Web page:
France says hackers might go after supply chains after Airbus cyber assault

France says hackers might go after supply chains after Airbus cyber assault

France has issued a new cyber threat advisory about targeted espionage operations directed at third-party service providers and engineering firms.

The findings — published by the country’s cybersecurity agency ANSSI (Agence Nationale de la Sécurité des Systèmes d’Information) — is based on its investigation into two different sets of attacks — one involving the use of PlugX malware, and an other that relies on legitimate tools (CertMig, ProcDump, Netscan) and credential theft.

ANSSI said the campaign dated as far back as 2017. “The main purpose of these activities seems to be credentials gathering, thanks to spear phishing emails, and phishing websites,” it added.

The threat actor — possibly linked to North Korean hacking group Kimsuky — has targeted a wide range of entities, including diplomatic bodies belonging to member countries of the United Nations Security Council like China, France, Belgium, Peru, and South Africa.

The modus operandi

ANSSI stated the attackers gain initial access to the target networks by exploiting security vulnerabilities at endpoints, or by using phishing emails or leaked credentials. Once in, they were found to obtain elevated privileges to internal systems to install malware and laterally spread across the network to meet their operational objectives.

One of the tools employed during the intrusion is PlugX, a fully featured Remote Access Trojan (RAT) with capabilities such as file upload, download, and modification, keystroke logging, webcam control, while completely avoiding security controls and detection.

The malware has become a weapon of choice for Chinese state-sponsored hackers in recent years, with Palo Alto Networks’ threat intelligence team Unit 42 linking the cyberattacks in Southeast Asia to a group it calls PKPLUG last week.

In addition to using VPNs to anonymize their incoming connections, the bad actors identified by ANSSI saved their tools in folders named after popular antivirus software, such as ESET and McAfee, to evade exposure.

As a consequence, the cybersecurity agency has urged service providers and clients to set up two-factor authentication, monitor their network for malicious connections, and grant external entities with the least amount of access to thwart privilege escalation.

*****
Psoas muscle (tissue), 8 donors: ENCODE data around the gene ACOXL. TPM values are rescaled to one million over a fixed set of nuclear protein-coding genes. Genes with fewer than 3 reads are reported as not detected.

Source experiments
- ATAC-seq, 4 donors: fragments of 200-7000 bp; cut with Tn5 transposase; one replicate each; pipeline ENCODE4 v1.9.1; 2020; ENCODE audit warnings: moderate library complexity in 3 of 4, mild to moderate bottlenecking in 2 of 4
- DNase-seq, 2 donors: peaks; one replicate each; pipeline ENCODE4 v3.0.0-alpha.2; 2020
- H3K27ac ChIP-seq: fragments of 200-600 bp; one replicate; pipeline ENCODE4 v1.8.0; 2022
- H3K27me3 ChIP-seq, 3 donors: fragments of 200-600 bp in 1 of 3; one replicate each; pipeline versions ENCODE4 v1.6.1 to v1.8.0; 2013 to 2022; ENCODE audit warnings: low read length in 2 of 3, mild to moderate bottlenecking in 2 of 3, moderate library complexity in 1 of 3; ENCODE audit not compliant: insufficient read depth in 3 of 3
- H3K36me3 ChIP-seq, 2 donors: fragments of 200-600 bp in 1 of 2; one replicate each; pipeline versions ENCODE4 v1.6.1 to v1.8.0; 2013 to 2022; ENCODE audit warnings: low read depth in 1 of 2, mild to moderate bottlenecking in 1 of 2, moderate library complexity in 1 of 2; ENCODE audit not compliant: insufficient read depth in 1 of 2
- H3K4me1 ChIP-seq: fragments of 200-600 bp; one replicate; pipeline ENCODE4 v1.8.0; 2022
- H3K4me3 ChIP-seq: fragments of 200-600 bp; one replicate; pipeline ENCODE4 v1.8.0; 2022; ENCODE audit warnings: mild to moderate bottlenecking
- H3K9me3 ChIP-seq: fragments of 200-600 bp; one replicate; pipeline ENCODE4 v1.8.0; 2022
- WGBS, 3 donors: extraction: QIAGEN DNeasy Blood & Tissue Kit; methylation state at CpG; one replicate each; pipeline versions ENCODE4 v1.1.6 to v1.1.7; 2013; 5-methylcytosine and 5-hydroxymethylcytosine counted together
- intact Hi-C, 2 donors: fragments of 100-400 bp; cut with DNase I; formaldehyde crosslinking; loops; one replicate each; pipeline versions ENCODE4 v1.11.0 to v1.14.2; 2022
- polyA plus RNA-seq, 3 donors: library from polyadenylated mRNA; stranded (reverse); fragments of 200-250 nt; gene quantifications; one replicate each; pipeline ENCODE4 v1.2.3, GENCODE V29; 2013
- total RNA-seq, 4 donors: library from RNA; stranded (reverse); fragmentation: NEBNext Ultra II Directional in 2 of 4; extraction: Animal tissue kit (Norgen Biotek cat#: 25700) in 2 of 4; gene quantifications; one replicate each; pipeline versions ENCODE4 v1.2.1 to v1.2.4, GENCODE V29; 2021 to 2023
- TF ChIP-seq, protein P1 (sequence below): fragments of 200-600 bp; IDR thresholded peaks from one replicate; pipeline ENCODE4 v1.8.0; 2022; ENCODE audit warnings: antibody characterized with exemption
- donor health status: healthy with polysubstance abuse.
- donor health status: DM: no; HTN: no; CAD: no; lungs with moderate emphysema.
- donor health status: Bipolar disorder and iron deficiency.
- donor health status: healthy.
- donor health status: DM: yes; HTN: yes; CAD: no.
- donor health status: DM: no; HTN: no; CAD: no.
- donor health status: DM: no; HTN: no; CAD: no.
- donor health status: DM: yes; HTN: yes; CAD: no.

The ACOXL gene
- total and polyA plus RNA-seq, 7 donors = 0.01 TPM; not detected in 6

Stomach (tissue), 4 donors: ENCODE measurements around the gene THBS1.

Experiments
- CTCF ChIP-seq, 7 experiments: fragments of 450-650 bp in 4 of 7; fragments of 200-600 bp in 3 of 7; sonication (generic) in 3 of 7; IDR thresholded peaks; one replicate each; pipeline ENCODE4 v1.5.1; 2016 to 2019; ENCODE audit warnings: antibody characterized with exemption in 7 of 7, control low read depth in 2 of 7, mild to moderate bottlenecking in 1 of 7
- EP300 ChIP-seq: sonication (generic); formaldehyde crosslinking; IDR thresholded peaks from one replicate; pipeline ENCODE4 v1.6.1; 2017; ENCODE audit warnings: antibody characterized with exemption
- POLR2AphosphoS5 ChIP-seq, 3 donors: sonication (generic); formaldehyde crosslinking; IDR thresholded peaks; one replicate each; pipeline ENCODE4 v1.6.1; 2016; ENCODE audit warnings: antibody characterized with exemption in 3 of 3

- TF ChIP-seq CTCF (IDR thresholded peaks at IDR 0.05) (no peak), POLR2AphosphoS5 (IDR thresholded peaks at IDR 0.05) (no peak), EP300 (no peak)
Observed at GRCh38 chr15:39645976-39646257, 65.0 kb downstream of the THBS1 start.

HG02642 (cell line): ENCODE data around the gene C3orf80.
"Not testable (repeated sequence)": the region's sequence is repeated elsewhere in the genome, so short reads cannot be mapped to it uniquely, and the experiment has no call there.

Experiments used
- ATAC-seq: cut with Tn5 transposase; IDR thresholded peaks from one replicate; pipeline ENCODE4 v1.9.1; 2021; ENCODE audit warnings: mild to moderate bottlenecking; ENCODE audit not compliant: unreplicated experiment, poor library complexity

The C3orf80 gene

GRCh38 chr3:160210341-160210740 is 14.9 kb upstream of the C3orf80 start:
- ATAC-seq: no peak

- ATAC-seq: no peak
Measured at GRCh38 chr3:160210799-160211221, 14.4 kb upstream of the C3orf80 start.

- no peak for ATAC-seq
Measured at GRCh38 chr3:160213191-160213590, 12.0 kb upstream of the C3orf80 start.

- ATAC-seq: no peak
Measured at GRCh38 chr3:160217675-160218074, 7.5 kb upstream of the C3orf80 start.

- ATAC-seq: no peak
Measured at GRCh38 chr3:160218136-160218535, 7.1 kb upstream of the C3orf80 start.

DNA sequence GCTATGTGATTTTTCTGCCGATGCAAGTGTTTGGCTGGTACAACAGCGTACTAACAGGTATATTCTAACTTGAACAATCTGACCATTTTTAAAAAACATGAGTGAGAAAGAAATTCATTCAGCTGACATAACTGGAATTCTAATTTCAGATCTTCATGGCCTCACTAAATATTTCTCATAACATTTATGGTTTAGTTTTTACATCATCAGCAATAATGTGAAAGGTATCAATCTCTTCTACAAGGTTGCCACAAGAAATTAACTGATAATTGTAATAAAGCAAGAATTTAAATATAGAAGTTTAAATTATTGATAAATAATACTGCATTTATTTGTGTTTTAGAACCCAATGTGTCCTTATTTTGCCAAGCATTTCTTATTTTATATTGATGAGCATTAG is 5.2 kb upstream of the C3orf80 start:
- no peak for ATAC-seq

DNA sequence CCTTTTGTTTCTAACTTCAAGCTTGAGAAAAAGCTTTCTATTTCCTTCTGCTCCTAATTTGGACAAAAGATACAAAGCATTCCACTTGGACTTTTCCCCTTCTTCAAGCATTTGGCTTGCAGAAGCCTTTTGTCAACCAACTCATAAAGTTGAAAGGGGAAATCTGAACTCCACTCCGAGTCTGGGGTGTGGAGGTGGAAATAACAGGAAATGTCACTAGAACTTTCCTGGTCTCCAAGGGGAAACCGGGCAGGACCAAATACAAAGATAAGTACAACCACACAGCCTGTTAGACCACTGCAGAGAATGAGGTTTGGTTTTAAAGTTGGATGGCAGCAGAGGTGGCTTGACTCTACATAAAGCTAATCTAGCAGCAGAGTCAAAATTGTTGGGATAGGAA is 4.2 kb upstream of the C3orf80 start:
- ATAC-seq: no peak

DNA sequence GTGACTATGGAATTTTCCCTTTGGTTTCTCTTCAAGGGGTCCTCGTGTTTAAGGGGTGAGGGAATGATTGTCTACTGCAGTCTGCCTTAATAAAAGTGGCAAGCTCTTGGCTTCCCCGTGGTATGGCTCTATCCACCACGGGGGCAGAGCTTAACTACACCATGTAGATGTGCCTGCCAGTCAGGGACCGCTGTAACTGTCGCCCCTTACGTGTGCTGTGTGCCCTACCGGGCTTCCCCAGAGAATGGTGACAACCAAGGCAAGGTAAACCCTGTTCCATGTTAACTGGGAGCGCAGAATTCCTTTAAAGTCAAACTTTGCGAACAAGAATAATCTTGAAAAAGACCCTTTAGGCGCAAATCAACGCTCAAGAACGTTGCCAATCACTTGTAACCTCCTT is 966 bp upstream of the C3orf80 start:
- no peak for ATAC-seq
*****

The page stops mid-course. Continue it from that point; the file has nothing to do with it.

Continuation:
Third party software vendors on alert

The ANSSI alert comes as supply chain attacks — compromising a third party vendor with a connection to the true target — are becoming an increasingly common way to target businesses and install malware.

In late September, European aerospace giant Airbus was hit by a series of cyber assaults aimed at its suppliers possibly by China-linked groups in search of commercial secrets.

In a similar development, cybersecurity firm Symantec uncovered a previously undocumented group dubbed Tortoiseshell that exploited custom and off-the-shelf malware to zero in on 11 software providers in Saudi Arabia, most likely with the goal of gaining access to their customers’ networks.

“Those are the targets they’re going after because they know that those individuals would be more apt to pay because they want to get those services back online for the public,” the FBI told ProPublica last month, citing managed service providers as a lucrative target enabling criminals to mount different kinds of cybercrime.

Leveraging a service provider as an attack vector also vastly increases the scale of a security incident, as a successful break-in opens up access to multiple clients, making them all vulnerable at once.

Whether be it by beefing up account security, or isolating critical network infrastructure, or by ensuring timely data backups, having well-tailored controls in place across the organization can ensure preparedness at both tactical and strategic levels for a destructive malware attack.

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